The SanityPrompt

This blog represents some small and occasional efforts to add a note of sanity to discussions of politics and policy. This blog best viewed with Internet Explorer @ 1024x768

Thursday, June 09, 2005

USA Today Puts Its Cards on the Table

Unless there was any remaining doubt, USA Today adds another hammer to that false edifice of the Liberal Media. Seems they don't take too kindly to the idea of raising the cap on wages subject to Social Security taxes.

USA Today June 9: Taxing the rich won't solve Social Security's problems: "But as with a lot of things that seem easy, this tax-the-affluent-minority idea has real drawbacks. Any plan that would fix Social Security solely by taxing a relatively small number of wage earners would undermine its support. Social Security enjoys broad public backing because it is seen as a retirement savings and disability program, not a welfare program. Workers contribute while they work, then collect when they retire.

If the nearly 10 million people who make more than $90,000 a year are asked to pay in a great deal more than they will get out, that principle would be shattered. A 12.4% Social Security tax on all income, combined with other federal and state taxes, would result in affluent self-employed people paying more in taxes than they keep for themselves. That is hardly the way to bolster support for a program about which Americans are expressing increasing doubts."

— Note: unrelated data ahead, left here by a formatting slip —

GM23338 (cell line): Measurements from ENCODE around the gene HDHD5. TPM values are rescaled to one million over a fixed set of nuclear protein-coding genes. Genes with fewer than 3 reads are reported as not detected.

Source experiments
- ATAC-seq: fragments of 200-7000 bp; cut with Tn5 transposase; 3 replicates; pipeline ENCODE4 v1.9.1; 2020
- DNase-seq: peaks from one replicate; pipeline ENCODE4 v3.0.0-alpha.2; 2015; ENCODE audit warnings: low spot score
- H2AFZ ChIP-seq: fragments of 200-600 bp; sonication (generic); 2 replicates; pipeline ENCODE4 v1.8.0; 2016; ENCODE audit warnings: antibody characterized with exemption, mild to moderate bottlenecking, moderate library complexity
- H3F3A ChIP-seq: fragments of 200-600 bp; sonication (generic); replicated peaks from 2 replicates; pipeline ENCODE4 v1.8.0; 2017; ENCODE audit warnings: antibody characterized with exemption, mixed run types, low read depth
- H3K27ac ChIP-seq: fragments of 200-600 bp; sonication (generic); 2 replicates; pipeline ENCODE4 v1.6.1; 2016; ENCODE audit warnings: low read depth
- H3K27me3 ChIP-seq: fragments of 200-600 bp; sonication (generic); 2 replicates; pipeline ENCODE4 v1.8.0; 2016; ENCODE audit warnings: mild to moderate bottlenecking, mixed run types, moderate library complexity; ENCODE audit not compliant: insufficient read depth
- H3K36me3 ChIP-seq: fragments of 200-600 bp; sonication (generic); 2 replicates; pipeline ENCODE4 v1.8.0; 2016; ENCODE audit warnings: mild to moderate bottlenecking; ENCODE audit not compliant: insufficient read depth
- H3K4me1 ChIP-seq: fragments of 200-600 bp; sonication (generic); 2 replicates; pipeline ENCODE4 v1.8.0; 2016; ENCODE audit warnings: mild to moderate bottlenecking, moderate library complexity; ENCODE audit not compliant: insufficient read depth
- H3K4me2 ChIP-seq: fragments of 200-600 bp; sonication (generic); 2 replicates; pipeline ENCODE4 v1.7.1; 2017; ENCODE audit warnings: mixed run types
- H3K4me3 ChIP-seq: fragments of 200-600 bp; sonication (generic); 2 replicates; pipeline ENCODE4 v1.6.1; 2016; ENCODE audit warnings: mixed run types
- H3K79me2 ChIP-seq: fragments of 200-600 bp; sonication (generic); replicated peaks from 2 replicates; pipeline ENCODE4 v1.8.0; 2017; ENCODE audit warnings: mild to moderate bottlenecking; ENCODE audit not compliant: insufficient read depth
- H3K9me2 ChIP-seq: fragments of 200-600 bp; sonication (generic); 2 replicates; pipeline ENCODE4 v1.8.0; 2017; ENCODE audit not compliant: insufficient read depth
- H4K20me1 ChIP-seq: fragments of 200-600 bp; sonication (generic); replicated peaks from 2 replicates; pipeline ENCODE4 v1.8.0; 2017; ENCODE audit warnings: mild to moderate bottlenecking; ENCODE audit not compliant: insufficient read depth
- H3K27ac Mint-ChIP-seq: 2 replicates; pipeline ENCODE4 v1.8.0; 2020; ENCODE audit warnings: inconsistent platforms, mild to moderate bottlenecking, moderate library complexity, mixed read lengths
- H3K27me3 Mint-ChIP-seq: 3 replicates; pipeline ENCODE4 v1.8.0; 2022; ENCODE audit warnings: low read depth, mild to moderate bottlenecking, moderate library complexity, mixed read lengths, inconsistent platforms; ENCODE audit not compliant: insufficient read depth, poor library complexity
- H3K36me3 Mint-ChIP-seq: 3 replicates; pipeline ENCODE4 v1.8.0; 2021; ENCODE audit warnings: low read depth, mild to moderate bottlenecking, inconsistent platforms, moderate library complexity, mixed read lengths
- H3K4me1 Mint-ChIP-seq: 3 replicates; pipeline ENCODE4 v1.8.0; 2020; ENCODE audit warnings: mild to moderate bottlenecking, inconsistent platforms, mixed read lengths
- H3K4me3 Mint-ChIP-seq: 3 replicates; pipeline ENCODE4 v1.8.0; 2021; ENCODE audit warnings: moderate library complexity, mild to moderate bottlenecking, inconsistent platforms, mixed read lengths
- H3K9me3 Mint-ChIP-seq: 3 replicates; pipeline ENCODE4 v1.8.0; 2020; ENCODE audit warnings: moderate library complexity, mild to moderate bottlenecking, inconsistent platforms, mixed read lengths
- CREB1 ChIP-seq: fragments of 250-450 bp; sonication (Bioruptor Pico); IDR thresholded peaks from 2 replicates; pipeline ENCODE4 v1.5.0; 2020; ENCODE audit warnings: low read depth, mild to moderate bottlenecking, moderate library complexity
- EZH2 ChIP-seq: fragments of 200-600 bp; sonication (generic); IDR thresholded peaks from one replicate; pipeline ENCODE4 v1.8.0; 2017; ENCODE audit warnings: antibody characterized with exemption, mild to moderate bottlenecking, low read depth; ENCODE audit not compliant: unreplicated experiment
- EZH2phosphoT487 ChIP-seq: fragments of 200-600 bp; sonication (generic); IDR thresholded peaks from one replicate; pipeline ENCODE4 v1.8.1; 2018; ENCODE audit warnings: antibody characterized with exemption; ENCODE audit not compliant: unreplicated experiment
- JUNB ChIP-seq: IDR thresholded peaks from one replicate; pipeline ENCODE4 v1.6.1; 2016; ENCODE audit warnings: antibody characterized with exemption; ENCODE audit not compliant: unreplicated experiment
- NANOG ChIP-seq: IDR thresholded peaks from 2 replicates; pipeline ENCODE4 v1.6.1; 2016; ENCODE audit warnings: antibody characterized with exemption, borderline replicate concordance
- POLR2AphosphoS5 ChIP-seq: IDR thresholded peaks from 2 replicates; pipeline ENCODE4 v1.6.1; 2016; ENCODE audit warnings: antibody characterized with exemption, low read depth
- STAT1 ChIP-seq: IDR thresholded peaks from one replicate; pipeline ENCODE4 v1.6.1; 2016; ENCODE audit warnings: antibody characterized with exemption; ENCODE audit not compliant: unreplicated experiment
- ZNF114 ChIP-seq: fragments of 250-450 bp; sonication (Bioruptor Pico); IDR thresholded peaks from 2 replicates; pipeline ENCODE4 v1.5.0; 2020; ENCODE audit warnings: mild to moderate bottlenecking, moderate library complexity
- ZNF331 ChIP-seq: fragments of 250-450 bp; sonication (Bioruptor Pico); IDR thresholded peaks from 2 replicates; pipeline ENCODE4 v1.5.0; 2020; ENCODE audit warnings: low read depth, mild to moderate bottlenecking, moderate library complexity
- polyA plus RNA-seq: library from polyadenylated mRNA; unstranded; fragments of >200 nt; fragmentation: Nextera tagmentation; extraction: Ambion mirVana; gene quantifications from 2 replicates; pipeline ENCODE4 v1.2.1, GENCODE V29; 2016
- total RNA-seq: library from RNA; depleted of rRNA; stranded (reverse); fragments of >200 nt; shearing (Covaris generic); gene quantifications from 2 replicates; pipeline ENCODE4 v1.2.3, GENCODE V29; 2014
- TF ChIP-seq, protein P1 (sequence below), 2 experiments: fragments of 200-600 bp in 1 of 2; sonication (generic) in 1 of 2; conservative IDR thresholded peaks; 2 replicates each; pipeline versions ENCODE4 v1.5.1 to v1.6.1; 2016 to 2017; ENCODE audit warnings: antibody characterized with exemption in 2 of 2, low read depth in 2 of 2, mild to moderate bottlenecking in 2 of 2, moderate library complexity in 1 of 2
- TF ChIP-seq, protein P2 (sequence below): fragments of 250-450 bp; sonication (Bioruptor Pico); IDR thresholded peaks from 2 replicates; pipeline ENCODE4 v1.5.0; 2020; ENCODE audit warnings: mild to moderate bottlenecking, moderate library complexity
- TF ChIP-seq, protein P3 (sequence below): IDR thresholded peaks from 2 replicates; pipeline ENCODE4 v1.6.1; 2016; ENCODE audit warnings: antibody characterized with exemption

They aren't doubtful about the program. They are doubtful that the program will be there. And by the editor's own admission, eliminating the ceiling will close the funding gap entirely. And let's consider that notion that "Any plan that would fix Social Security solely by taxing a relatively small number of wage earners would undermine its support." Hmmm, but cutting benefits on middle income families and a significant portion of beneficiaries isn't likely to erode that support and make it seem like a welfare program? Does USA Today honestly expect us to believe that up until now every single person got out what they paid into Social Security? And I am not just talking about those folks who die before they get everything back. Social Security has built in progressive features already. But asking all people to support the program to the same degree financially, in the same proportion of income (and recall that this is wage income only), is going to make this a welfare program and erode support? From whom? 10 million Americans, among whom we can likely count all the editors and managers at USA Today and Gannet? I love it when wealthy elites ask the American middle class and working families to suck it up and suffer more, to sacrifice, as if that isn't what they are doing more and more of every day in this brave new world?

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